Politics

UN group under fire for keeping Syria on human rights panel

Feb. 26, 2012: In this photo released by the Syrian official news agency SANA, Syrian President Bashar Assad casts his ballot next to his wife Asma at a polling station in Damascus, Syria.

Feb. 26, 2012: In this photo released by the Syrian official news agency SANA, Syrian President Bashar Assad casts his ballot next to his wife Asma at a polling station in Damascus, Syria.  (AP)

U.S. officials slammed the United Nations cultural agency Thursday after it declined to boot Syria from its human rights committee, despite adopting a resolution condemning the Bashar Assad regime for its bloody crackdown on protesters. 

David Killion, the U.S. representative to the U.N. Educational, Scientific and Cultural Organization, or UNESCO, said the U.S. was "profoundly disappointed" by the decision. 

"Given the actions of the Assad regime, it is not clear how Syria can contribute to the work of the committee," he said. 

The commission of the executive board of the U.N. cultural agency voted 35-8 Thursday for the watered-down resolution.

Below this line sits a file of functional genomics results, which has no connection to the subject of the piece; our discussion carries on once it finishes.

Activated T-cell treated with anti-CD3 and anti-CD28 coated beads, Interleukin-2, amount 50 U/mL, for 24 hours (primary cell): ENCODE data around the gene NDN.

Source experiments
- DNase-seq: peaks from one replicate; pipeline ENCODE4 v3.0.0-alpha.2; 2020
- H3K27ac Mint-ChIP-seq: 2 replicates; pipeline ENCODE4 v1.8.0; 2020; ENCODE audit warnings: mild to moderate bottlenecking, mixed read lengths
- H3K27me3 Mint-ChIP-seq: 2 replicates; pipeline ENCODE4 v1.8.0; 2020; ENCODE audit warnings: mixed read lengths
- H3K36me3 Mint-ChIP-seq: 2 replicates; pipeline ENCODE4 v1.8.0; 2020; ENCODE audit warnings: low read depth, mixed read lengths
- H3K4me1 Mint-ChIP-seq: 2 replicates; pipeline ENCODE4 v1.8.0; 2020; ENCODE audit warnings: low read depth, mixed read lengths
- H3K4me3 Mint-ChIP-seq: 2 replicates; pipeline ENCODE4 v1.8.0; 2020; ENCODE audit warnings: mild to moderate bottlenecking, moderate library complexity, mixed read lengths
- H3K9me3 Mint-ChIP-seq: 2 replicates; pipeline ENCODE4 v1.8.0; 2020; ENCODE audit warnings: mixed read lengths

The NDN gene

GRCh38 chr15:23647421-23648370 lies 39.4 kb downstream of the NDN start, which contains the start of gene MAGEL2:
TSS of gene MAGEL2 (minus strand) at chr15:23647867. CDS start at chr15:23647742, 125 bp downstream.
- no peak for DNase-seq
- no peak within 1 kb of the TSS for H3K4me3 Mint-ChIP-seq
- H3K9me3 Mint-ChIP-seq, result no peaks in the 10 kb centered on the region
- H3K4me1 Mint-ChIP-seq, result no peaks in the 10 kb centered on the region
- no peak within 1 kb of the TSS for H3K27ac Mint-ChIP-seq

U.S. Rep. Ileana Ros-Lehtinen, R-Fla., chairwoman of the House Foreign Affairs Committee, also decried the vote. 

"UNESCO is sending a clear signal about where its priorities lie," she said in a statement. "Despite the Assad regime's murder of thousands of innocent Syrians seeking freedom and human rights, UNESCO's executive board lacks the will even to kick Syria off of its human rights committee, much less to remove Syria from the board entirely." 

The resolution approved Thursday by UNESCO urged Syrian authorities to end human rights violations, protect the population, restore freedom of expression and respect heritage. 

But it did not heed U.S. calls for Syria to be removed from the Committee on Conventions and Recommendations, which deals with human rights. 

Killion said the U.S. delegation hopes UNESCO will revisit Syria's membership later on. Still, he applauded the vote to condemn Syria's actions and "address the increasingly dire human rights situation in Syria." 

Ros-Lehtinen criticized the Obama administration for going along with what she described as a "toothless" resolution. 

UNESCO drew fire from U.S. officials last year after it voted to give Palestinians full membership in the organization. 

Watchdog group U.N. Watch said Thursday that the latest vote shows UNESCO officials are afraid that if they boot Syria from the human rights panel, "many of them would be next." 

"The world squandered a golden opportunity to expose the Assad regime's lack of legitimacy," U.N. Watch Director Hillel Neuer said in a statement. 

The watered-down resolution condemning the violence in Syria must be approved by the executive board's plenary session on Friday. 

The Associated Press contributed to this report.